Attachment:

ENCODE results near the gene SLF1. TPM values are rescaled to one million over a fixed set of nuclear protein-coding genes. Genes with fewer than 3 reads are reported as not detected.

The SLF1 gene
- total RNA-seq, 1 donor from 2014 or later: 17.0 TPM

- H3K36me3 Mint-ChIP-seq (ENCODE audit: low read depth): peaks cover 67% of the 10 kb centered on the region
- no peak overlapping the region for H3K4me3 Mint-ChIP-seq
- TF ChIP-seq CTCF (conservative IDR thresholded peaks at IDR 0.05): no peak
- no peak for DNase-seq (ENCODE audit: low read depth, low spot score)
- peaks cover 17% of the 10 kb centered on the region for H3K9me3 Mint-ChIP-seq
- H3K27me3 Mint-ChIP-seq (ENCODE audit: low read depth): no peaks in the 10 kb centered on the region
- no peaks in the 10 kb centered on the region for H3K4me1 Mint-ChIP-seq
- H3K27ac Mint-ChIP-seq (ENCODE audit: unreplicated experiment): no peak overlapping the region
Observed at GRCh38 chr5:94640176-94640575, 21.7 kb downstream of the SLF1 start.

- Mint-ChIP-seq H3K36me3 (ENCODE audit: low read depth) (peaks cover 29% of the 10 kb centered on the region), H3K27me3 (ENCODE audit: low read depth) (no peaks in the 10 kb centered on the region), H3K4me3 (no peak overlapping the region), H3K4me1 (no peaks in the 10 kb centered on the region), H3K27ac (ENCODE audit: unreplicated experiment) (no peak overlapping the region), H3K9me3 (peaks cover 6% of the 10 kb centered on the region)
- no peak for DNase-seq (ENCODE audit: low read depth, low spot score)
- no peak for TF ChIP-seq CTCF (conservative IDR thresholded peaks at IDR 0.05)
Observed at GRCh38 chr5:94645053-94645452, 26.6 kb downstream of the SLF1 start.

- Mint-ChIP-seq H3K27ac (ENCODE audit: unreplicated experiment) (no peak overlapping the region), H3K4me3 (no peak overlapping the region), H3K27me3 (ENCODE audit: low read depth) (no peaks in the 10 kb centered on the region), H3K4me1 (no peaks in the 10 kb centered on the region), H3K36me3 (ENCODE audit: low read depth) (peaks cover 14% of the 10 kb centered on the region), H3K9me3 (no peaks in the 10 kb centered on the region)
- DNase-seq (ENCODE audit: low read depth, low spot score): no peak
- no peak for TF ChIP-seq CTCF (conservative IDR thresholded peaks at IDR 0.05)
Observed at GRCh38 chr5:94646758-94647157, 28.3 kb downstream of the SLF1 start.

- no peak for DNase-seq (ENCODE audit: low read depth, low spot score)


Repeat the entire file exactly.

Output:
ENCODE results near the gene SLF1. TPM values are rescaled to one million over a fixed set of nuclear protein-coding genes. Genes with fewer than 3 reads are reported as not detected.

The SLF1 gene
- total RNA-seq, 1 donor from 2014 or later: 17.0 TPM

- H3K36me3 Mint-ChIP-seq (ENCODE audit: low read depth): peaks cover 67% of the 10 kb centered on the region
- no peak overlapping the region for H3K4me3 Mint-ChIP-seq
- TF ChIP-seq CTCF (conservative IDR thresholded peaks at IDR 0.05): no peak
- no peak for DNase-seq (ENCODE audit: low read depth, low spot score)
- peaks cover 17% of the 10 kb centered on the region for H3K9me3 Mint-ChIP-seq
- H3K27me3 Mint-ChIP-seq (ENCODE audit: low read depth): no peaks in the 10 kb centered on the region
- no peaks in the 10 kb centered on the region for H3K4me1 Mint-ChIP-seq
- H3K27ac Mint-ChIP-seq (ENCODE audit: unreplicated experiment): no peak overlapping the region
Observed at GRCh38 chr5:94640176-94640575, 21.7 kb downstream of the SLF1 start.

- Mint-ChIP-seq H3K36me3 (ENCODE audit: low read depth) (peaks cover 29% of the 10 kb centered on the region), H3K27me3 (ENCODE audit: low read depth) (no peaks in the 10 kb centered on the region), H3K4me3 (no peak overlapping the region), H3K4me1 (no peaks in the 10 kb centered on the region), H3K27ac (ENCODE audit: unreplicated experiment) (no peak overlapping the region), H3K9me3 (peaks cover 6% of the 10 kb centered on the region)
- no peak for DNase-seq (ENCODE audit: low read depth, low spot score)
- no peak for TF ChIP-seq CTCF (conservative IDR thresholded peaks at IDR 0.05)
Observed at GRCh38 chr5:94645053-94645452, 26.6 kb downstream of the SLF1 start.

- Mint-ChIP-seq H3K27ac (ENCODE audit: unreplicated experiment) (no peak overlapping the region), H3K4me3 (no peak overlapping the region), H3K27me3 (ENCODE audit: low read depth) (no peaks in the 10 kb centered on the region), H3K4me1 (no peaks in the 10 kb centered on the region), H3K36me3 (ENCODE audit: low read depth) (peaks cover 14% of the 10 kb centered on the region), H3K9me3 (no peaks in the 10 kb centered on the region)
- DNase-seq (ENCODE audit: low read depth, low spot score): no peak
- no peak for TF ChIP-seq CTCF (conservative IDR thresholded peaks at IDR 0.05)
Observed at GRCh38 chr5:94646758-94647157, 28.3 kb downstream of the SLF1 start.

- no peak for DNase-seq (ENCODE audit: low read depth, low spot score)